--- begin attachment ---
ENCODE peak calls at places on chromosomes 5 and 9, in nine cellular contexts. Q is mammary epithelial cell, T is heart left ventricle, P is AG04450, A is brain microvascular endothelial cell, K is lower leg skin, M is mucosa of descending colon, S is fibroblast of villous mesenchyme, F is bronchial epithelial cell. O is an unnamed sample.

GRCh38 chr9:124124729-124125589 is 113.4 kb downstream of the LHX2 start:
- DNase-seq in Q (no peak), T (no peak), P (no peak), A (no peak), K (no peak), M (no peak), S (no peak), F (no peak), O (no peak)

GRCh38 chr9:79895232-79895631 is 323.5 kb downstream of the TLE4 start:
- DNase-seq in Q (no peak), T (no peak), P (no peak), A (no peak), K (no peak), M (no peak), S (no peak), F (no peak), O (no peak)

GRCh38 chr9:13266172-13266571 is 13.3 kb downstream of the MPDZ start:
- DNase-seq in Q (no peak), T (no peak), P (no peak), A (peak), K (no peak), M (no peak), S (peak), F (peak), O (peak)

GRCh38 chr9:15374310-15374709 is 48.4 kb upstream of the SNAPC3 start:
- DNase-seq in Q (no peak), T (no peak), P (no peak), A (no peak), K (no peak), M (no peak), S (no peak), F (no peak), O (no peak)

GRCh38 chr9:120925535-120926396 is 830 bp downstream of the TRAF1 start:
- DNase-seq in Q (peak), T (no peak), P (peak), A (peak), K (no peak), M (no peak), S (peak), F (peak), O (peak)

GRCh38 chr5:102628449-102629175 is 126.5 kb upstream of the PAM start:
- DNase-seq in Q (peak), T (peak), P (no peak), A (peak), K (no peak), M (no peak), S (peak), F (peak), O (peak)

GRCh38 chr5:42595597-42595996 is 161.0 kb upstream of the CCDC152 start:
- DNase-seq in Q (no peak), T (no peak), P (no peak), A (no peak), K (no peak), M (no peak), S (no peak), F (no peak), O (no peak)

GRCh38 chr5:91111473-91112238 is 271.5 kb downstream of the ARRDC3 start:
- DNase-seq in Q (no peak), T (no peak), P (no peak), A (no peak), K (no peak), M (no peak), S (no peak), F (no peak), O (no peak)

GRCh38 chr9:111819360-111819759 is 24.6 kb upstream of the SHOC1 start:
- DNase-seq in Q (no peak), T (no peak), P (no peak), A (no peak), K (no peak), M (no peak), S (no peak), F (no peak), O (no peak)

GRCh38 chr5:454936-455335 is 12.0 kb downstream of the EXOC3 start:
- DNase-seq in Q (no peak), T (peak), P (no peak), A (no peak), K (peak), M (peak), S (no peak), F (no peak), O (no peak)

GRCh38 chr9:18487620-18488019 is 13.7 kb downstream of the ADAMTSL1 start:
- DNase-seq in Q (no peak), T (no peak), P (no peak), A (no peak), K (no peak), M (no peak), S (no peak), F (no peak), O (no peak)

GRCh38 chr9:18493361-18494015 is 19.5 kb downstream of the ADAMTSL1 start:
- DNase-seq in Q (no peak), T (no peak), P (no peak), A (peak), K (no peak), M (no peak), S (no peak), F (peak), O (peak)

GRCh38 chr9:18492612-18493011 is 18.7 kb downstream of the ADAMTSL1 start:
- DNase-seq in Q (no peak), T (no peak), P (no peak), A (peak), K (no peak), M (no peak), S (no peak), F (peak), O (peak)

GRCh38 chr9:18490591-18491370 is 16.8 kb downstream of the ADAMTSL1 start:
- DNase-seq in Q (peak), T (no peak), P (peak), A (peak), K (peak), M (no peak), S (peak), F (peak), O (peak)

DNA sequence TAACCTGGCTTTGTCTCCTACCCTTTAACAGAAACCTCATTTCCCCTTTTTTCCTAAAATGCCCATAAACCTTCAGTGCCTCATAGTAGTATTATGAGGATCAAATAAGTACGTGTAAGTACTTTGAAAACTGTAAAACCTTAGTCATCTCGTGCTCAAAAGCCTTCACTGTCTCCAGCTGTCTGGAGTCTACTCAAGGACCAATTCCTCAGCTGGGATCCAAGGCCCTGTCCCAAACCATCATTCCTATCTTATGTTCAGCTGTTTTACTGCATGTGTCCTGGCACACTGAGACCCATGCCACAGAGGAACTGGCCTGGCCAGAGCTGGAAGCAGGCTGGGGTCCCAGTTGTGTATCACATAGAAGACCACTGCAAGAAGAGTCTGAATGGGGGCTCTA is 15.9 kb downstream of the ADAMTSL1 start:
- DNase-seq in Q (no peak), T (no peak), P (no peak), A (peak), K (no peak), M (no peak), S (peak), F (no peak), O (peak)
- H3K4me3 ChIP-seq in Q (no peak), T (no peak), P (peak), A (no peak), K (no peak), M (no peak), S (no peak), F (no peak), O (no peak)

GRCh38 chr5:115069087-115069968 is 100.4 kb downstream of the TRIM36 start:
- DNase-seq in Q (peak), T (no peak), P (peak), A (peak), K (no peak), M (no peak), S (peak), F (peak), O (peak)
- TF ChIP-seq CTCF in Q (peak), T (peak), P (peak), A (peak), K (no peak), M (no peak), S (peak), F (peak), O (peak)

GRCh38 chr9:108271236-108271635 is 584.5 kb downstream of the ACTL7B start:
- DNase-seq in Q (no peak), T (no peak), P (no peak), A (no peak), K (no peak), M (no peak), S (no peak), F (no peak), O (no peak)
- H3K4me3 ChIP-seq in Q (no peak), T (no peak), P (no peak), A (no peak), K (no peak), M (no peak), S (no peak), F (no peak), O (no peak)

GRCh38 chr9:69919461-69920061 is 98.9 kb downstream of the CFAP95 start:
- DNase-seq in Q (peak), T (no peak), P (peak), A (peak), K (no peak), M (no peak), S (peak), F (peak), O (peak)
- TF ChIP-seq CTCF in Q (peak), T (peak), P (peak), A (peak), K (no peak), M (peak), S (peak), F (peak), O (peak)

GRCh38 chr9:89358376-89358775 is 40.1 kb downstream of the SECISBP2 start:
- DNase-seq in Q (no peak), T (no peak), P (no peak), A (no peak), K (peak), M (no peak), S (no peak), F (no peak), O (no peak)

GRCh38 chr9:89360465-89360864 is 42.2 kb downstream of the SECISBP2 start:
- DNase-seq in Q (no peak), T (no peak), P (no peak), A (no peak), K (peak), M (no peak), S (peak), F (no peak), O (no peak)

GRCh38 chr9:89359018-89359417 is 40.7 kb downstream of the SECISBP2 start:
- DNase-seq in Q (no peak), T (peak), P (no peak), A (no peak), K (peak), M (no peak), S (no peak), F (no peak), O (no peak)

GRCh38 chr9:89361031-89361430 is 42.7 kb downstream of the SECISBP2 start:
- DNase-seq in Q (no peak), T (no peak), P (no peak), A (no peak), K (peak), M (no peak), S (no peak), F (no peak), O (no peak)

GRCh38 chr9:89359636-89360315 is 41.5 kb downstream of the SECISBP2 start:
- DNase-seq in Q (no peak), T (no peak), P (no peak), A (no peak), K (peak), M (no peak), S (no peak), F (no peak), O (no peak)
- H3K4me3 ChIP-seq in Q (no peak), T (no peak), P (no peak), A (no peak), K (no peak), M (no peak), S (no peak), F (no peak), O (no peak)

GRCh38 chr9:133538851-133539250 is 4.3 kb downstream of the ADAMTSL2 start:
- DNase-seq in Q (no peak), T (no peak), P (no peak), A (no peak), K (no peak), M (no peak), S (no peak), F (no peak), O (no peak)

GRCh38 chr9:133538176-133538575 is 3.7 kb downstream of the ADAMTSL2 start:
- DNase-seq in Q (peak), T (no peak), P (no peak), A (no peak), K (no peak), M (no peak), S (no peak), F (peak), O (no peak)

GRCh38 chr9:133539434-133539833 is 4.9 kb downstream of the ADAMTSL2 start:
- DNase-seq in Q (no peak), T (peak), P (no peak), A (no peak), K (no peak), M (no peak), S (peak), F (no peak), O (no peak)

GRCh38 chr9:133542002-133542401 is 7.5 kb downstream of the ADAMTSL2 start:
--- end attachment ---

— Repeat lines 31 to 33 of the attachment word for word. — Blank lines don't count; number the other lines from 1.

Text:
- DNase-seq in Q (no peak), T (no peak), P (no peak), A (peak), K (no peak), M (no peak), S (peak), F (no peak), O (peak)
- H3K4me3 ChIP-seq in Q (no peak), T (no peak), P (peak), A (no peak), K (no peak), M (no peak), S (no peak), F (no peak), O (no peak)

GRCh38 chr5:115069087-115069968 is 100.4 kb downstream of the TRIM36 start: